Last week I launched my first app on the App Store. Pinx isn’t much; it provides an alternative UI for exploring your pins and doesn’t do much more besides. But never the less I’m super proud. Here is the back story…

Background

Over the past ten years I’ve built stack of marketing sites, pulling in the odd freelancer where required. Since 2015, most of my work has focused on web apps, including projects for household names like Casillero Del Diablo and ITV.

In 2016, around a third of my income came from working on mobile apps these were a mixture of iOS apps built by subcontractors (including a large iOS app for Pearson International) and a few cross-platform Cordova Apps, mostly built by me. Around a further third of my income came from web-apps, mostly built on React or Angular.

I’m not great at analysing my income, but it feels like making a living from marketing sites is proving difficult, so I’m increasingly dependent on developing web and mobile apps. To facilitate this growth, earlier this year I decided it was time to venture into the world of developing consumer apps in order that I could:

  • Build something great, if and when the idea comes.
  • Offer this service to clients, with full knowledge of the development process.

(It’s worth noting, I’m an average Javascript developer and have a fairly good working knowledge of React.)

Rules

To kick things off I put some rules in place:

  • It doesn’t need to make money.
  • It should be as simple as possible.
  • It only needs to work on iOS.
  • There should be no server to maintain after it's launched.
  • It shouldn’t take longer than two weeks to build.
  • No outsourcing or other financial costs except for the design.
  • React Native all the way.

Process

Quite quickly I decided to build a Pinterest client. IMHO Pinterest has a good API, but their app could be improved; and a simpler UI would be an attractive proposition for users who Pin stuff on their desktop but want to be able to have access to those Pins remotely ("hey kitchen designer / hairdresser / shop assistant here are a few things I've pinned").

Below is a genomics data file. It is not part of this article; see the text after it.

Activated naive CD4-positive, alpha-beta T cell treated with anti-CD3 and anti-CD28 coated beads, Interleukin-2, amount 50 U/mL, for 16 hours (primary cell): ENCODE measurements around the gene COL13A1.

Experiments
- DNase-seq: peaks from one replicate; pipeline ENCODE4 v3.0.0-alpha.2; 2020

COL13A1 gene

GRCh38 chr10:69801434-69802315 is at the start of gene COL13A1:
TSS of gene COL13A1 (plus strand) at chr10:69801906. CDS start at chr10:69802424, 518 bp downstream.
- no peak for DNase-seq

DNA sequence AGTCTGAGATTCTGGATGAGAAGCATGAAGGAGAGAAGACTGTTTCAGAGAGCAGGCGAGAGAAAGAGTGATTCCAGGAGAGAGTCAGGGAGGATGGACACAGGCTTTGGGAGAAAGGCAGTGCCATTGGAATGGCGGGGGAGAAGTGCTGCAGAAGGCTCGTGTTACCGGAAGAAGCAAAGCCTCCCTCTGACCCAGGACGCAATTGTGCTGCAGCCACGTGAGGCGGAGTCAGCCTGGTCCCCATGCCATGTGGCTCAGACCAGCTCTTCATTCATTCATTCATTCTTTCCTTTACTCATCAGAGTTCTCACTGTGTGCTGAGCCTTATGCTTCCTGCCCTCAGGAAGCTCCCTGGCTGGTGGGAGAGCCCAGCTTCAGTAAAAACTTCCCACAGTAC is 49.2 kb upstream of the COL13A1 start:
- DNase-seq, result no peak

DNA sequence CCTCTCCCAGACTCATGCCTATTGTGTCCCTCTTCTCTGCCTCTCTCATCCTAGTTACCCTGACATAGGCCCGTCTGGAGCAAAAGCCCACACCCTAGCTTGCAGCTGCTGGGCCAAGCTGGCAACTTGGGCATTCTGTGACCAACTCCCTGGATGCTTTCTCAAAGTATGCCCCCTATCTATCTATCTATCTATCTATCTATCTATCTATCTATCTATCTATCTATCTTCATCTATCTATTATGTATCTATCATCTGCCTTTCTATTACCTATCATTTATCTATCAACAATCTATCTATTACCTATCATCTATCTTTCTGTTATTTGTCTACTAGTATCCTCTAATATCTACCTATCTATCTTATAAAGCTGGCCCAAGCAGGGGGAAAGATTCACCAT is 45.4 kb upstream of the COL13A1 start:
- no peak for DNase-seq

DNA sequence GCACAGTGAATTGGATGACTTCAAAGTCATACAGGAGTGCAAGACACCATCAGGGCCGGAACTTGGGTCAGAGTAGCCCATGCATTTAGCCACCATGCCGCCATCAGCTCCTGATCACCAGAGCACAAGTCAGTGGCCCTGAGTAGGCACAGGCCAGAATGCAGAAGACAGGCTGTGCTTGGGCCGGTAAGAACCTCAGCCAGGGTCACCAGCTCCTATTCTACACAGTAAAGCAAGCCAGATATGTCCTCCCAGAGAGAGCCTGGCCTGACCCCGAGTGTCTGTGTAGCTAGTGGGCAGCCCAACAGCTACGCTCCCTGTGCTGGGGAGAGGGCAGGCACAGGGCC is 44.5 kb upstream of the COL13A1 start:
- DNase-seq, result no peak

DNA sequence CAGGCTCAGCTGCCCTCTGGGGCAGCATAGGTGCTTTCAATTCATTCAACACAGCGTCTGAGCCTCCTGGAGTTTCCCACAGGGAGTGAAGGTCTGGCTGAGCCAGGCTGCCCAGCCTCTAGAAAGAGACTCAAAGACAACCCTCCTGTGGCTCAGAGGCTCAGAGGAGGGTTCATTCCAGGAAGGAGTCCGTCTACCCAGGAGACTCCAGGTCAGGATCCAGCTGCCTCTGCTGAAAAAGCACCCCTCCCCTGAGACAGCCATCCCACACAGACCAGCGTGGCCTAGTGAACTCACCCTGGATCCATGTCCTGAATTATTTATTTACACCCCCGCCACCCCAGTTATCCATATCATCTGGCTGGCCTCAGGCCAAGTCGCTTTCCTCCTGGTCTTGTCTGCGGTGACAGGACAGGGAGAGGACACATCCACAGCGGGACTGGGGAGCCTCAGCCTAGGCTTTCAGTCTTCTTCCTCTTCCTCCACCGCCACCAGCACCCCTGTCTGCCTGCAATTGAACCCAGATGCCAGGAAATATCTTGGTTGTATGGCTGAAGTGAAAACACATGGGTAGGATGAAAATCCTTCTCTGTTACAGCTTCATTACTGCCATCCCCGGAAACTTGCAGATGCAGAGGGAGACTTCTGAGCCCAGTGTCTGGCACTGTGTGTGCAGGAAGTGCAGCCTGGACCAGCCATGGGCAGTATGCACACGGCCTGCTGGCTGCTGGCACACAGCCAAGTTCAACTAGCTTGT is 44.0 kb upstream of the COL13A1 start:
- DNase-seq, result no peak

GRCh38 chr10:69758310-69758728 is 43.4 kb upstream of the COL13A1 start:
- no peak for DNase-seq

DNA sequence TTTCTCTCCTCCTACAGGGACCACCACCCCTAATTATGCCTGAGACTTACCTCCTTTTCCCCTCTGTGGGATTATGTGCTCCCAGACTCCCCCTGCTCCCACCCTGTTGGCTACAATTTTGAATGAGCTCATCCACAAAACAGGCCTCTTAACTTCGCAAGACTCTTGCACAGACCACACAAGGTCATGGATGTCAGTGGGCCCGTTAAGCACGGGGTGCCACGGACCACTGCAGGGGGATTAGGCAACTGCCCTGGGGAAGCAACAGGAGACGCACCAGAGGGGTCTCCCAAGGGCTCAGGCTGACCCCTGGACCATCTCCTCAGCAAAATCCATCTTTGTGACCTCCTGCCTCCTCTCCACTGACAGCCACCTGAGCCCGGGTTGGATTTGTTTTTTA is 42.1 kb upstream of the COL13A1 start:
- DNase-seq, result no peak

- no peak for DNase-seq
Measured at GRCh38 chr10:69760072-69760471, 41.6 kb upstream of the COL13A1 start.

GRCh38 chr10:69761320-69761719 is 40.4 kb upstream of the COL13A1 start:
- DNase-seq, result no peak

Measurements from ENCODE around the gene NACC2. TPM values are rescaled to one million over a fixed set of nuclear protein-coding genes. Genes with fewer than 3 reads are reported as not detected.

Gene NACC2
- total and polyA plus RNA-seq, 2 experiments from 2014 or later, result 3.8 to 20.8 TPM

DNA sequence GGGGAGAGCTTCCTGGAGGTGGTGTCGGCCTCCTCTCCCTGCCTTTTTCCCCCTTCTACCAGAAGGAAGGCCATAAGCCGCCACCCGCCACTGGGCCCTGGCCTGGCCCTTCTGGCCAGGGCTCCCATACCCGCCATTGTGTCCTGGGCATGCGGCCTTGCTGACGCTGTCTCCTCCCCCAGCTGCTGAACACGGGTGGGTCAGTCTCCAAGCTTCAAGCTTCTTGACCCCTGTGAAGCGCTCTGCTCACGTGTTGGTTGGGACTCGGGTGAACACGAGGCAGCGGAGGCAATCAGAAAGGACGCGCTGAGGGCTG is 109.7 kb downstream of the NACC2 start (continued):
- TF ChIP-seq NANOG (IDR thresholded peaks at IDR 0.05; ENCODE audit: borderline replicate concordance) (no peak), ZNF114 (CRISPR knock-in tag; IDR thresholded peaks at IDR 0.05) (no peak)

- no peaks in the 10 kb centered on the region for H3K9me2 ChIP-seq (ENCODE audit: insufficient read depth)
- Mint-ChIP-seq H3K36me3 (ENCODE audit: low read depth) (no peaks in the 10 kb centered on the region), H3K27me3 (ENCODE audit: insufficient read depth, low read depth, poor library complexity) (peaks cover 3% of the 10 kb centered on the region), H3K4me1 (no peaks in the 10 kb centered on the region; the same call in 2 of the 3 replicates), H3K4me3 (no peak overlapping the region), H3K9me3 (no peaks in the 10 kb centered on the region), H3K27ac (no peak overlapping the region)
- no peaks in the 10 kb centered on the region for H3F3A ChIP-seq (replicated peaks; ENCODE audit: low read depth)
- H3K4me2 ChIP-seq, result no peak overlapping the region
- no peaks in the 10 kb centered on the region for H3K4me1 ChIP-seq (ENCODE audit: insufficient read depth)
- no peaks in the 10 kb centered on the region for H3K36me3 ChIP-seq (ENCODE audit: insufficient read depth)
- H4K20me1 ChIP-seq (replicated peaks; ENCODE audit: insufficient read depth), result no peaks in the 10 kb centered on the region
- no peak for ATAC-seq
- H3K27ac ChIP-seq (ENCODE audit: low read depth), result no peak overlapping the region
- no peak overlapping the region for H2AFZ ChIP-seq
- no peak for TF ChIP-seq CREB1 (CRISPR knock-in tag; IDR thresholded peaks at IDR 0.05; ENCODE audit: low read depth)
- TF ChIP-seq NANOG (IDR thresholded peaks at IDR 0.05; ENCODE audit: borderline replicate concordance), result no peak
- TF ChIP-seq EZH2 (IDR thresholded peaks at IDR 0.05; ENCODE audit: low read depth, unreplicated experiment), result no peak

Over the course of around 42 hours I managed to learn React Native, and build a prototype which I sent over to Rachael Lopes, a fine UI designer, perfect for the project. I gave him a modest budget and asked him to do what he could. I didn’t want any options, just a nice design that reflected Apple’s HIG with one eye on forthcoming design changes in iOS11. What I got back was much more polished (see the whole design concept over here).

The full implementation of the design would have taken quite a while, so – given the aims of the project – I decided to scale the design back a bit, but I'm really comfortable with the compromise. Below you can see the wireframes, Raphael's designs and my implementation.

Learning

I managed to implement most of the design and ship the app in a further 36 hours. So the total build time was 76 hours over the course of about 4 months. It’s a bit over my original target, but I’m okay with that; as I learned stacks about the design, development and launch process and didn't go bankrupt .

Here’s a few bits I learned along the way:

  • React Native makes building apps for front-end developers really easy. If you know React, you really should be exploring this. I didn’t go down this route, but I expect Create React Native App, makes it even easier.
  • React Native is brilliant, but is constantly changing. Pinx was built using 0.43. At the time of writing the latest version is 0.46, which has a significantly different development workflow.
  • Be clear of your minimum viable product. If the app does well, I'll probably revisit Raphael's designs, but given the aims of the exercise, it made sense to ship the early without these features.
  • When you’re building your first app; keep the risks and the expectations low. Presume you will make no money, and allocate your time, money and effort accordingly.